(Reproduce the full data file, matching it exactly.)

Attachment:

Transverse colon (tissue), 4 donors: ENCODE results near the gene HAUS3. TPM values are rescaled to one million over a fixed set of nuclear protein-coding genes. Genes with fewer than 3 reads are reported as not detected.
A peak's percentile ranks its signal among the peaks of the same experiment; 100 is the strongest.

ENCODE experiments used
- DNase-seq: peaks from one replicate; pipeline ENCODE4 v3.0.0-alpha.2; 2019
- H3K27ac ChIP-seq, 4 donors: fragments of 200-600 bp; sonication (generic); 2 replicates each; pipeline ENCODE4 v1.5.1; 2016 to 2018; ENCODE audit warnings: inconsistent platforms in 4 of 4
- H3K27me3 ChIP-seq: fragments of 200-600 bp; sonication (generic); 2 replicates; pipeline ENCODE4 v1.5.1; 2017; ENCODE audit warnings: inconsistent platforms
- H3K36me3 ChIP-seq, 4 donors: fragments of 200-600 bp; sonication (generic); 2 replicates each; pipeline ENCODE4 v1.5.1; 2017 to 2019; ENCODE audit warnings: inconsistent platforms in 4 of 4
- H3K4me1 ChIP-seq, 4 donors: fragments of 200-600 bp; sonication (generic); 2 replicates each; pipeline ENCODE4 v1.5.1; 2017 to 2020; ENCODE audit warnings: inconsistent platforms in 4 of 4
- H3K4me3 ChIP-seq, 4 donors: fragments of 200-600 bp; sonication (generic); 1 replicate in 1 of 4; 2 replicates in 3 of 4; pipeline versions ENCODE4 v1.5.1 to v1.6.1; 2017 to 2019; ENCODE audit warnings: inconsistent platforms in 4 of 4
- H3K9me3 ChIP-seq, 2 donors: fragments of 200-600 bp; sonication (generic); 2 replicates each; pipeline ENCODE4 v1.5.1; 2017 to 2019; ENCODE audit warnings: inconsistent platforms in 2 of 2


Transverse colon (tissue), 4 donors: ENCODE results near the gene HAUS3. TPM values are rescaled to one million over a fixed set of nuclear protein-coding genes. Genes with fewer than 3 reads are reported as not detected.
A peak's percentile ranks its signal among the peaks of the same experiment; 100 is the strongest.

ENCODE experiments used
- DNase-seq: peaks from one replicate; pipeline ENCODE4 v3.0.0-alpha.2; 2019
- H3K27ac ChIP-seq, 4 donors: fragments of 200-600 bp; sonication (generic); 2 replicates each; pipeline ENCODE4 v1.5.1; 2016 to 2018; ENCODE audit warnings: inconsistent platforms in 4 of 4
- H3K27me3 ChIP-seq: fragments of 200-600 bp; sonication (generic); 2 replicates; pipeline ENCODE4 v1.5.1; 2017; ENCODE audit warnings: inconsistent platforms
- H3K36me3 ChIP-seq, 4 donors: fragments of 200-600 bp; sonication (generic); 2 replicates each; pipeline ENCODE4 v1.5.1; 2017 to 2019; ENCODE audit warnings: inconsistent platforms in 4 of 4
- H3K4me1 ChIP-seq, 4 donors: fragments of 200-600 bp; sonication (generic); 2 replicates each; pipeline ENCODE4 v1.5.1; 2017 to 2020; ENCODE audit warnings: inconsistent platforms in 4 of 4
- H3K4me3 ChIP-seq, 4 donors: fragments of 200-600 bp; sonication (generic); 1 replicate in 1 of 4; 2 replicates in 3 of 4; pipeline versions ENCODE4 v1.5.1 to v1.6.1; 2017 to 2019; ENCODE audit warnings: inconsistent platforms in 4 of 4
- H3K9me3 ChIP-seq, 2 donors: fragments of 200-600 bp; sonication (generic); 2 replicates each; pipeline ENCODE4 v1.5.1; 2017 to 2019; ENCODE audit warnings: inconsistent platforms in 2 of 2